Pebble Beach Concours
PEBBLE BEACH, Calif. (July 28, 2004) -- Some of the most unique, historic and valuable automobiles from around the world, including vehicles from 30 states and 14 countries, are set to convene Sunday, Aug. 15 for the 54th Pebble Beach Concours d’Elegance.
The annual affair along the 18th fairway of Pebble Beach Golf Links® this year honors the 100th anniversaries of Rolls-Royce and Hispano-Suiza and showcases more than 200 of the most extraordinary collector cars in the world. “And as a special treat for automobile enthusiasts,” says Concours Co-Chairman Sandra Kasky, “this year’s show will have the most significant display of classic Ferraris in history.”
The following is a small sampling of the 200-plus vehicles that will be on display at the 2004 Pebble Beach Concours d’Elegance.
· 1912 Renault CB Coupé de Ville – Owned by Steve Arnold of
· 1916 Crane-Simplex Model 5 Holbrook Skiff – Owned by Tonight Show host Jay Leno and formerly the property of the Harrah’s Automobile Collection, this one-of-a-kind Crane-Simplex-built beauty has been called “an example of imaginative craftsmanship and shattering originality,” by Automobile Quarterly magazine. The car’s shipboard theme features many unique nautical touches, including portholes in the cowl, a propeller on the rear spare tire carrier and mahogany rub rails. A wooden tool chest sitting atop the driver’s side running board is accented by brass edges. Early automobile historians suggest there may have been more than one of these Holbrook Skiffs built, but the car appearing at
· 1934 Hispano-Suiza J12 Fernandez et Darrin Coupé de Ville and
1934 Hispano-Suiza K6 Fernandez et Darrin Coupé Chauffeur – Owned by
Robert M. Lee of
for Lord and Lady Rothschild. On the J12, the Marc Birkigt-designed,
longitudinally-mounted V-12 displaces 9.424 liters and produces 200 horsepower.
Otherwise known as the model 68, the J12’s engine was based on the company’s
successful airplane engine from World War I. The exotic cars, built in
the most expensive in the world. The chassis alone was approximately $10,150
· 1907 Rolls-Royce Silver Ghost Barker Touring (AX201) – The original Silver Ghost, nicknamed because of its color and quiet ride, is now owned by Bentley Motors Limited, Cheshire, United Kingdom. This car won the gold medal at the 1907 Scottish Reliability Trials and then proceeded to run 14,371 miles without an involuntary stop – more than doubling the previous record before observers halted the test. The Times of London said in its report, “No doubt she could have gone on for an indefinite period, but at 15,000 miles the patience of the Royal Automobile Club comes to an end, and observers are no longer supplied.”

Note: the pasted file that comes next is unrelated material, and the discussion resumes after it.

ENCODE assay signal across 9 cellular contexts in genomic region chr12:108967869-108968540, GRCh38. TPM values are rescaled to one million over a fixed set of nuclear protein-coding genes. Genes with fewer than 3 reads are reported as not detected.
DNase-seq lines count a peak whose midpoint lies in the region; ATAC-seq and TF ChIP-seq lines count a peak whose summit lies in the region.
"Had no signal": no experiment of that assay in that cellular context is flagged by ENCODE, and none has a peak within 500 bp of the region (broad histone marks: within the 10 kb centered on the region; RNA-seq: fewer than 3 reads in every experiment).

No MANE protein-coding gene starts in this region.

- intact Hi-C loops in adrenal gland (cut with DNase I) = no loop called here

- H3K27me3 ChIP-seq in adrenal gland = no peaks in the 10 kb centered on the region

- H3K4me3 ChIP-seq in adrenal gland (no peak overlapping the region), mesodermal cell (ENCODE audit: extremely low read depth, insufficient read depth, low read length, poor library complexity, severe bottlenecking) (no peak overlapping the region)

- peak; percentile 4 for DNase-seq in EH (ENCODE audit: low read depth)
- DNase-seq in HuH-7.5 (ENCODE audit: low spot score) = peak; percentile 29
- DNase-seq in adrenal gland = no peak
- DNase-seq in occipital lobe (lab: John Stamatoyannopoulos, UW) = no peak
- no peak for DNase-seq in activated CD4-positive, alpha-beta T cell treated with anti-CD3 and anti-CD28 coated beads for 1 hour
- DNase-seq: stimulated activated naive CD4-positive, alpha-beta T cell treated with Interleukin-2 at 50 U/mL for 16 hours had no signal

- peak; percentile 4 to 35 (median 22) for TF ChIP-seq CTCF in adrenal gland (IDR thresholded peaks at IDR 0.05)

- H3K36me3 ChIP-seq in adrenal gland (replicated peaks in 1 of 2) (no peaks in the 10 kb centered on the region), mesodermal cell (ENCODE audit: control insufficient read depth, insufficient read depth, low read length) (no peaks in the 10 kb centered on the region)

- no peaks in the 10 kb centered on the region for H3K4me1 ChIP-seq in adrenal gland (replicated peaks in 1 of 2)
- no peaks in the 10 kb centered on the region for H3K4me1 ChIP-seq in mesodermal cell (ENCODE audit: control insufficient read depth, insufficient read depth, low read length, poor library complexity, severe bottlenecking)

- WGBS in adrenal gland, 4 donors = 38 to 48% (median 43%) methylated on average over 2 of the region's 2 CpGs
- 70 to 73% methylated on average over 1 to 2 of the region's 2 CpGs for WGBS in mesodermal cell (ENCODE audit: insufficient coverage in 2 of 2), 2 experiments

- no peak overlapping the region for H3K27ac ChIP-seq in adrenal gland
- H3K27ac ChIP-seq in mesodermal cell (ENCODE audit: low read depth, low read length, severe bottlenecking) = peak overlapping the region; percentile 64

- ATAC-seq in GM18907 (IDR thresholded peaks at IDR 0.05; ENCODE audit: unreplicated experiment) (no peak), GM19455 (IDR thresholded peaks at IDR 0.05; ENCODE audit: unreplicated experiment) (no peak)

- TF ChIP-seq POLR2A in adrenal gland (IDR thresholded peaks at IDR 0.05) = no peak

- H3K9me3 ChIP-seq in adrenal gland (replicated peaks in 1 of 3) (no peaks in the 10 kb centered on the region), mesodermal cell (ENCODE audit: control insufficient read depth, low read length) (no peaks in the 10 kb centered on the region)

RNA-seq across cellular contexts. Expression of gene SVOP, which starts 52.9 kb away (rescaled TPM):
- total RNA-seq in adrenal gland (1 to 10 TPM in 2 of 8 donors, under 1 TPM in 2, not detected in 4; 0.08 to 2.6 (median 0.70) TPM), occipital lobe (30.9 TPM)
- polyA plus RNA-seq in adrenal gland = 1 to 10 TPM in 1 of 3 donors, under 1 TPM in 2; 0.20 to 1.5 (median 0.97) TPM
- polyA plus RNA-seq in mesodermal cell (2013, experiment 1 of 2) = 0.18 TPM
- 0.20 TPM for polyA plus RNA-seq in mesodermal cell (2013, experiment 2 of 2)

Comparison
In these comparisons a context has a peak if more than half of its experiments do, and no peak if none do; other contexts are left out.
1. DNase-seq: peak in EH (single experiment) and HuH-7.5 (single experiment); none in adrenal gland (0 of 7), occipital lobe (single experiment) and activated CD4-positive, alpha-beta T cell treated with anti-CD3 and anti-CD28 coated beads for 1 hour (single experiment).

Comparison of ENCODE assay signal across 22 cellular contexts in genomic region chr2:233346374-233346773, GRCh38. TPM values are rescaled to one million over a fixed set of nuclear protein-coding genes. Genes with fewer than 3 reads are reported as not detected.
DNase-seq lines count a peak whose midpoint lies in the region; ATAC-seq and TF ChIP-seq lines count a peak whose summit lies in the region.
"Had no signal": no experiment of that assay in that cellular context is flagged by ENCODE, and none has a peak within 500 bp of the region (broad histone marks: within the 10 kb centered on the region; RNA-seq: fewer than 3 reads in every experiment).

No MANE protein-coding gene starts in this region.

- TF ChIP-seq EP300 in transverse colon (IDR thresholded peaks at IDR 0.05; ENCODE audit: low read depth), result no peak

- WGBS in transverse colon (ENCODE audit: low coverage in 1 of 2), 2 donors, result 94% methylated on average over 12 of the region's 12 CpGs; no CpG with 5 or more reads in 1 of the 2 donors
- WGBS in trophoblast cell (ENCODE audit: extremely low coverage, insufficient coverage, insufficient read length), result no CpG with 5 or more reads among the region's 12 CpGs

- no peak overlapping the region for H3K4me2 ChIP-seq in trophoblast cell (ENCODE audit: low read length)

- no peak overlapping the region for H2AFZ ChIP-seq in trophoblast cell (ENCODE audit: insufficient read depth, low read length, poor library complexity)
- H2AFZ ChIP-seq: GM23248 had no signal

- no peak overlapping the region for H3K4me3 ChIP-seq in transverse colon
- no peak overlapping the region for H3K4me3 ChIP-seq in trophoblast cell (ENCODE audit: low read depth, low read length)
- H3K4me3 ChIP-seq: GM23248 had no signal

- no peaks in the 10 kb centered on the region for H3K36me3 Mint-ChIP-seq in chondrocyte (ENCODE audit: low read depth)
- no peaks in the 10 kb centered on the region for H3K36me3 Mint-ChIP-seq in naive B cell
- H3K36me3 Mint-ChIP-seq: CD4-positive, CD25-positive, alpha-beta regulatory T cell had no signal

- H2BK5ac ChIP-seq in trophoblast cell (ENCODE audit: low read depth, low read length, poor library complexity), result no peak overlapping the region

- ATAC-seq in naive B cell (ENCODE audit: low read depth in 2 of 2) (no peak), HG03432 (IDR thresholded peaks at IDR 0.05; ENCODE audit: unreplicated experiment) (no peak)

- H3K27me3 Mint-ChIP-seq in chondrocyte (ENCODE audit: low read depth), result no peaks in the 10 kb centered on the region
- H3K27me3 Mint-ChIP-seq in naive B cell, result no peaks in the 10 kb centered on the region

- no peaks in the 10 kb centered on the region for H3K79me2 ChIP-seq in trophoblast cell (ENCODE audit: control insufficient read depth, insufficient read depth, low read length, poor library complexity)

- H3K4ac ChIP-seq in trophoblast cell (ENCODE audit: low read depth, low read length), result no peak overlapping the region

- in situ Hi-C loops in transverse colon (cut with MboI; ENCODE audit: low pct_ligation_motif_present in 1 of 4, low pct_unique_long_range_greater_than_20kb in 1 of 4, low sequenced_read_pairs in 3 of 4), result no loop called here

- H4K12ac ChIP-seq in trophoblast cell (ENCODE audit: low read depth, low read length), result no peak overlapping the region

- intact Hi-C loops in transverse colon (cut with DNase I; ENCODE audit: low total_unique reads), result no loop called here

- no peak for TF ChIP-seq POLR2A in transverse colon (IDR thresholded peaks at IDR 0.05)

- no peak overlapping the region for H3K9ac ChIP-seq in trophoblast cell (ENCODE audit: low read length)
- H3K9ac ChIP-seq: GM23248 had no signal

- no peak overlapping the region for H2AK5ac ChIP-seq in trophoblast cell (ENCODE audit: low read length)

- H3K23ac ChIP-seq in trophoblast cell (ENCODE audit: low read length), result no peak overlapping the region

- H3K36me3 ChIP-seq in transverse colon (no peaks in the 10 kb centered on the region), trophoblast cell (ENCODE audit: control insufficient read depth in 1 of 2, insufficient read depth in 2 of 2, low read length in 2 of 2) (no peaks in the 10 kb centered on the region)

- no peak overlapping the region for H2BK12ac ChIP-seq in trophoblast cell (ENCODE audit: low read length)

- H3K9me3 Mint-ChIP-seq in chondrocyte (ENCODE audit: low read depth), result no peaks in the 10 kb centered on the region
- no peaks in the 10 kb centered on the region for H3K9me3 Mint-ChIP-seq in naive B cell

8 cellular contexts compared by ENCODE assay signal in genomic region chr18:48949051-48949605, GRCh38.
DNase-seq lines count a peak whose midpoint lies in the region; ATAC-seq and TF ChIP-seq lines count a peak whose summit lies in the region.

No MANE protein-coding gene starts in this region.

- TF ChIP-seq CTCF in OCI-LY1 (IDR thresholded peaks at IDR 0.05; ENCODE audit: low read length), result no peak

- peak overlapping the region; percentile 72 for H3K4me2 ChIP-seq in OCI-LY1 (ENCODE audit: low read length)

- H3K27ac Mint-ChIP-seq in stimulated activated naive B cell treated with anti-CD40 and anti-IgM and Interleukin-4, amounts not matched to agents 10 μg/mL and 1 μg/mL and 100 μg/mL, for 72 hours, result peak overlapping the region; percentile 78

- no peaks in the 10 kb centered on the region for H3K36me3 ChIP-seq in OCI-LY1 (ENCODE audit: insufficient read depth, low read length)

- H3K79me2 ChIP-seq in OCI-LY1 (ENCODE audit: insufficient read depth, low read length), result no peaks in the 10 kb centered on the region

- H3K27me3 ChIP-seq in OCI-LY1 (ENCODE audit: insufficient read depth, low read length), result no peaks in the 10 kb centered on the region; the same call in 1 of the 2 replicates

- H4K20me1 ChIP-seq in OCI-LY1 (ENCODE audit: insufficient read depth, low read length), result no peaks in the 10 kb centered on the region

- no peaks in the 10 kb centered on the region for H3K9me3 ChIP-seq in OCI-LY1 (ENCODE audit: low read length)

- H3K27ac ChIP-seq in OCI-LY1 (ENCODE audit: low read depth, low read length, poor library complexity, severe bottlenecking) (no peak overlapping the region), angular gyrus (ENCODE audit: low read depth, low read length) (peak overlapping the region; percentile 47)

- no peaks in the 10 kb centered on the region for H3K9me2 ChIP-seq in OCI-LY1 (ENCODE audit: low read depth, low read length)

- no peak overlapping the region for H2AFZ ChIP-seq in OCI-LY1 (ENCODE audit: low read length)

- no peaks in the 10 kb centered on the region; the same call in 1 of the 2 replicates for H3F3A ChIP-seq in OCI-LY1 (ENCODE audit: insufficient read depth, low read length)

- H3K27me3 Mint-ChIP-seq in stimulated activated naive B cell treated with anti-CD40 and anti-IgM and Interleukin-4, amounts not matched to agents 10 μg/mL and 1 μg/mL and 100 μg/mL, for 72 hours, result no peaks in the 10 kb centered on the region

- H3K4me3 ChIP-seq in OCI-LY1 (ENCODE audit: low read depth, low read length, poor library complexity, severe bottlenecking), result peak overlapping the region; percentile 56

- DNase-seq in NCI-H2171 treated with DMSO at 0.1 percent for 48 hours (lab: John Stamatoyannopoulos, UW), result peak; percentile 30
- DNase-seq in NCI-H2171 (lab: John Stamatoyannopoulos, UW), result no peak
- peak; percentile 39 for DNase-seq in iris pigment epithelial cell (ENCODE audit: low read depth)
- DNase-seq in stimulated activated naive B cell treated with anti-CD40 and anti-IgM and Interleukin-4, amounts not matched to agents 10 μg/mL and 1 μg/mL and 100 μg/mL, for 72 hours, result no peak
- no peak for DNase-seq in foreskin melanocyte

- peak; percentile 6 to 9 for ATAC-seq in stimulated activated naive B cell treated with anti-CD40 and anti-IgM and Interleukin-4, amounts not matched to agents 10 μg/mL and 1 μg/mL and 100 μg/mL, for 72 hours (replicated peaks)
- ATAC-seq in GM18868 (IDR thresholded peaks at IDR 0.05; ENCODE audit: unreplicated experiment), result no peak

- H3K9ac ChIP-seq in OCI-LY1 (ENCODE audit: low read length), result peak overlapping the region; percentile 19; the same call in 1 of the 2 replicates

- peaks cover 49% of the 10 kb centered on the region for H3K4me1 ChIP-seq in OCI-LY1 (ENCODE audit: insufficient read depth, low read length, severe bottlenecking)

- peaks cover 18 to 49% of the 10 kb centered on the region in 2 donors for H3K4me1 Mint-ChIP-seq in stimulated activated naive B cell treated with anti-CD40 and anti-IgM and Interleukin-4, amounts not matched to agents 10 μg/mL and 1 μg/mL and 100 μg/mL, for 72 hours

· 1956 Mercedes-Benz 300SL Gullwing – Owned by automotive enthusiast Claude Picasso, son of artist Pablo Picasso., this historic 300SL has long been associated with their family. Although the artist didn’t have a driver’s license himself, he was intrigued with the car and loved being photographed in it. The legendary Gullwings were arguably the most desirable sports cars of the mid-1950s and remain so today. Life magazine photographer David Douglas-Duncan, a friend of Picasso, owned the vehicle for many years. It will be on display as part of the “Adventures of a Gullwing” exhibit created by Mercedes-Benz in honor of the bodystyle’s 50th anniversary.
· 1914 Rolls-Royce Silver Ghost Barker Landaulette – Owned by Richard L. Scott of Sidney, Ohio, this rare classic was recently found and is believed to be the only un-restored Silver Ghost still in existence that was built before World War I. The completely original car, including paint, engine, interior and leather top, has had only five owners, including British philanthropist Stanley Shaw Bond, who often drove the car on his Scottish estate to go shooting with his good friend, King George V.
· 1946 Delahaye 145 Chapron Coupé – Owned by Peter W. and Merle Mullin of Los Angeles, the long hood of this Henri Chapron design hosts a 5-liter V-12 engine that develops 175 horsepower and reaches a cruising speed of 110 mph. Before the streamlined Chapron body was fitted in 1946, famed French racer Rene Dreyfus drove the car in the 1938 24 Hours of
· 1934 Rolls-Royce Phantom II Continental Park Ward Streamline Saloon – Owned by Ken McBride of Seattle, Wash., this Phantom II, which was discovered after spending 40 years in a barn, is equipped with an innovative 4-speed synchromesh transmission and a 6-cylinder engine making, in Rolls-Royce terms, “sufficient” horsepower. The top speed with the saloon body was estimated at 92 mph. Many authorities on pre-World War II Rolls-Royce’s consider the Phantom II series to be the best the company ever built. Park Ward, which bodied this particular car, was known for producing the better formal designs fitted to these chassis.
Judging for the 2004 Pebble Beach Concours d’Elegance will occur in 27 categories, with one vehicle receiving Best in Show honors.
First conducted in 1950, the Pebble Beach Concours d’Elegance is an international gathering of automotive enthusiasts for “a celebration of the automobile” at The Lodge at
The 54th annual affair also includes a series of auxiliary activities, including the (Thursday, Aug. 12) Pebble Beach Tour d’Elegance around the Monterey Peninsula for Concours entries and the Sunday evening Pebble Beach Auction conducted by Gooding & Company that showcases classic, vintage and antique cars.
Proceeds from the Aug. 15, 2004 Pebble Beach Concours d’Elegance support a number of local, national and international charities. More than $7.5 million has been raised in previous years. Tickets for the Concours are $100 if purchased in advance at www.pebblebeachconcours.net or by calling 877-693-0009 toll-free. Tickets sold onsite are $125. Children under 12 are admitted free.
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